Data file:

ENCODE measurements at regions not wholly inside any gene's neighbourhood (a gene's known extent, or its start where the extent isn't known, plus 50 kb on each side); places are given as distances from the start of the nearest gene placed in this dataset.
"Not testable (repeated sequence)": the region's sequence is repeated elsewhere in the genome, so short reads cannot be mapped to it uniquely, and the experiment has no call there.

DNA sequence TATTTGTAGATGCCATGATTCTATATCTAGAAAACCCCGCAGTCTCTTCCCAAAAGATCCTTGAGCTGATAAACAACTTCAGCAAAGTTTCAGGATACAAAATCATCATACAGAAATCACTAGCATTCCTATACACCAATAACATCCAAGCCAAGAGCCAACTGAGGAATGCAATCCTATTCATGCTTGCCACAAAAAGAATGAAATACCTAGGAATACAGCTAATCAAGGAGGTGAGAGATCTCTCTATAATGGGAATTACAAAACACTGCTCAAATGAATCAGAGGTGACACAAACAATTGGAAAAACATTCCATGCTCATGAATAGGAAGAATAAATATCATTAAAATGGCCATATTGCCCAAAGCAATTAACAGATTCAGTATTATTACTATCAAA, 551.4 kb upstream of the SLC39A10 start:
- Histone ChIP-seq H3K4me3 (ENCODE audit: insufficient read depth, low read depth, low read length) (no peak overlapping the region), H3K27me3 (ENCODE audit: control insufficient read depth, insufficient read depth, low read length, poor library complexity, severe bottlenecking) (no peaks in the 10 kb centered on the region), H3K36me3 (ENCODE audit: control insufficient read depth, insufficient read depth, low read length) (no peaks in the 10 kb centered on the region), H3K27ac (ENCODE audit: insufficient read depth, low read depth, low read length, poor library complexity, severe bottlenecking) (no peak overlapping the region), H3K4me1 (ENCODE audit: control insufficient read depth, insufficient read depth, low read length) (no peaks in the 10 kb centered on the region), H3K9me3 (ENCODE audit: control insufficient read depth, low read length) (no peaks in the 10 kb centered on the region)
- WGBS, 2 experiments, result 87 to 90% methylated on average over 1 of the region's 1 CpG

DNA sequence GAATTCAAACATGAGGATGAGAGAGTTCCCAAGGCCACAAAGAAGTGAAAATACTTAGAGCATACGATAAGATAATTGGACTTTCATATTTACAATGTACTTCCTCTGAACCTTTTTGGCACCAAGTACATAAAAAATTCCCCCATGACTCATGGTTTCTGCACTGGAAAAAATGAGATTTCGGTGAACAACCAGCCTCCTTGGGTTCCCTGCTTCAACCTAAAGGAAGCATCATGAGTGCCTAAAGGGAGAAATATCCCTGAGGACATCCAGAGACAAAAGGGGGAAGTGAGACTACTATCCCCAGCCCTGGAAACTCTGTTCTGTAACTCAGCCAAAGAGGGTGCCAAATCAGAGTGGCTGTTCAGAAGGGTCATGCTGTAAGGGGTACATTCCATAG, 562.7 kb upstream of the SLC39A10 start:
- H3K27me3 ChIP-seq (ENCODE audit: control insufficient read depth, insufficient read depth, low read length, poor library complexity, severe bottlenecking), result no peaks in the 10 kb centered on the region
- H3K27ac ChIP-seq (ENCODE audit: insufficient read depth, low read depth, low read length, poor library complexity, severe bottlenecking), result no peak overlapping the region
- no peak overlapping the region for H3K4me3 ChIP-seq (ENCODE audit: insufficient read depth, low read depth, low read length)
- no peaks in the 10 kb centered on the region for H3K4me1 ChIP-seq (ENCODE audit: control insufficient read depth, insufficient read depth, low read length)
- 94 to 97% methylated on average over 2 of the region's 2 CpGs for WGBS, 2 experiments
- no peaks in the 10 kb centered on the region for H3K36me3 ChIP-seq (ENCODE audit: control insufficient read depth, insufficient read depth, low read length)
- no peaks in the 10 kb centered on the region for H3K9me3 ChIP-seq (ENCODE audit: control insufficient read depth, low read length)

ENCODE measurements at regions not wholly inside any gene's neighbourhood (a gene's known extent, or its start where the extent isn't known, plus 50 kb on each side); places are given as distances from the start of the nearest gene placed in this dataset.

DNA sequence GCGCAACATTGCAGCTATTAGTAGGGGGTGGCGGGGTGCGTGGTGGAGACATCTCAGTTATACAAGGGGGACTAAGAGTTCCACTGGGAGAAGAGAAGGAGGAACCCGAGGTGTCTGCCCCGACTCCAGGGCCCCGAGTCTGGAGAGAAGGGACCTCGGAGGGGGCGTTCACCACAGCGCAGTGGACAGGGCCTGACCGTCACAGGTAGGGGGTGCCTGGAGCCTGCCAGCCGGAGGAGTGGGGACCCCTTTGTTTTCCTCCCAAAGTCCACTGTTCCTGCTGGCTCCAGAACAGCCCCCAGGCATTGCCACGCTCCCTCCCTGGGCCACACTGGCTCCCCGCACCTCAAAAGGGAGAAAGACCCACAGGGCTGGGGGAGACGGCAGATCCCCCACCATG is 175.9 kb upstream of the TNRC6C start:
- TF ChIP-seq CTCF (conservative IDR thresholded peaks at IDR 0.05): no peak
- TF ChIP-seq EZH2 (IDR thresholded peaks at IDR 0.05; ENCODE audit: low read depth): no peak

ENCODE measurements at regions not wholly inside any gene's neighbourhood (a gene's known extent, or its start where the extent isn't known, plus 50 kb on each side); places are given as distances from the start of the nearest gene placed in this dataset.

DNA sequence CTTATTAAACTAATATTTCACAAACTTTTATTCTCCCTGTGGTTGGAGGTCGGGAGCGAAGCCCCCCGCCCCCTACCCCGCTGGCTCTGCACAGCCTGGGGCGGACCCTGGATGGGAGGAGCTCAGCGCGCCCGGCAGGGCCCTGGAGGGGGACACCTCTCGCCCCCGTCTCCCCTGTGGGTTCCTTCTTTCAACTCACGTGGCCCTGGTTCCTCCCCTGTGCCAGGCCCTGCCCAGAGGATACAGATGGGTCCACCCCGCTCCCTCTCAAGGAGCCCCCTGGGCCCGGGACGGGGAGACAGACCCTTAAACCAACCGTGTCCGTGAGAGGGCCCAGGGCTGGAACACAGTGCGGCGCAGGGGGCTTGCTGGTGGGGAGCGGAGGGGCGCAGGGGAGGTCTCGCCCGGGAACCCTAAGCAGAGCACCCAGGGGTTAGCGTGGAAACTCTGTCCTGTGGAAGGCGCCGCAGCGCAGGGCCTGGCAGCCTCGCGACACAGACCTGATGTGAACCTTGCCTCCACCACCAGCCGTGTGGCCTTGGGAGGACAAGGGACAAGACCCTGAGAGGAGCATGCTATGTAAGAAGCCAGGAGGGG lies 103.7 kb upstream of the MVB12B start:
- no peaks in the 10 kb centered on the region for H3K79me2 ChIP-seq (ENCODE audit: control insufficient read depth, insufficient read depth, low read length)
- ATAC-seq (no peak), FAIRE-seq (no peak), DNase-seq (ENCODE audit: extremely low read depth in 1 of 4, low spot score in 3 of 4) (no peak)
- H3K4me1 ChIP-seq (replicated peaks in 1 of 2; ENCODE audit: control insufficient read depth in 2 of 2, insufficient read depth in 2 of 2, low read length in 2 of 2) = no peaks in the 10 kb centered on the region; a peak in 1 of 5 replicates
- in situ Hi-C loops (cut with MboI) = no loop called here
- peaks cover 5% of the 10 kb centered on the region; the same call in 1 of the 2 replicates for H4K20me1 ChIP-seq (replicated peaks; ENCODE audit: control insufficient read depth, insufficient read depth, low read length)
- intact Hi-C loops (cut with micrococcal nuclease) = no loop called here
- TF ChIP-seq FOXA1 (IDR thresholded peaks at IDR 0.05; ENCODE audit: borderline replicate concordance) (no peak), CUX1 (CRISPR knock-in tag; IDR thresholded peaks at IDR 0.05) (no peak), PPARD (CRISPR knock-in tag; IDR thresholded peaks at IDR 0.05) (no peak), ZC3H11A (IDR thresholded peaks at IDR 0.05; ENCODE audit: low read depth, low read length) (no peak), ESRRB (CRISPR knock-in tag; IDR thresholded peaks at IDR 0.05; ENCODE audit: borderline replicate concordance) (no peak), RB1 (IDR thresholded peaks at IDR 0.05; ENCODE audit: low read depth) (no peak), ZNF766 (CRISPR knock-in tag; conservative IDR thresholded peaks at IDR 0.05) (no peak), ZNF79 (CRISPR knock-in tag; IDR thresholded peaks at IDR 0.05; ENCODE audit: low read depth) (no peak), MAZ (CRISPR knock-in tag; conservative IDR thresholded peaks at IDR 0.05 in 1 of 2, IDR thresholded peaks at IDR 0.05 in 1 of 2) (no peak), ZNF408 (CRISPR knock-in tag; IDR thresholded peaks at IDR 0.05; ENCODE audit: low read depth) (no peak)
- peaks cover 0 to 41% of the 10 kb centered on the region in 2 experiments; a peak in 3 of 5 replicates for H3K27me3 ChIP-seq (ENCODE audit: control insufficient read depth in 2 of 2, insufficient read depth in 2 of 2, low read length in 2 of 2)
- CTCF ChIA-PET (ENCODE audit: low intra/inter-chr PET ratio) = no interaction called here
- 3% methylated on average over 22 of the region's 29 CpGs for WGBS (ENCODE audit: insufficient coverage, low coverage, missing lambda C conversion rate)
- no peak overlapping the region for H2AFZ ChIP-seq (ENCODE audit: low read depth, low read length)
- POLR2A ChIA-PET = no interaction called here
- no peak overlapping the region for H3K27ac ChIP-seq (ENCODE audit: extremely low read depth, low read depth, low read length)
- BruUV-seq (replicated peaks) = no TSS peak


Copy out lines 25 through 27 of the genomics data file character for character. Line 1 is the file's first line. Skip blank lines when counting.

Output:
- intact Hi-C loops (cut with micrococcal nuclease) = no loop called here
- TF ChIP-seq FOXA1 (IDR thresholded peaks at IDR 0.05; ENCODE audit: borderline replicate concordance) (no peak), CUX1 (CRISPR knock-in tag; IDR thresholded peaks at IDR 0.05) (no peak), PPARD (CRISPR knock-in tag; IDR thresholded peaks at IDR 0.05) (no peak), ZC3H11A (IDR thresholded peaks at IDR 0.05; ENCODE audit: low read depth, low read length) (no peak), ESRRB (CRISPR knock-in tag; IDR thresholded peaks at IDR 0.05; ENCODE audit: borderline replicate concordance) (no peak), RB1 (IDR thresholded peaks at IDR 0.05; ENCODE audit: low read depth) (no peak), ZNF766 (CRISPR knock-in tag; conservative IDR thresholded peaks at IDR 0.05) (no peak), ZNF79 (CRISPR knock-in tag; IDR thresholded peaks at IDR 0.05; ENCODE audit: low read depth) (no peak), MAZ (CRISPR knock-in tag; conservative IDR thresholded peaks at IDR 0.05 in 1 of 2, IDR thresholded peaks at IDR 0.05 in 1 of 2) (no peak), ZNF408 (CRISPR knock-in tag; IDR thresholded peaks at IDR 0.05; ENCODE audit: low read depth) (no peak)
- peaks cover 0 to 41% of the 10 kb centered on the region in 2 experiments; a peak in 3 of 5 replicates for H3K27me3 ChIP-seq (ENCODE audit: control insufficient read depth in 2 of 2, insufficient read depth in 2 of 2, low read length in 2 of 2)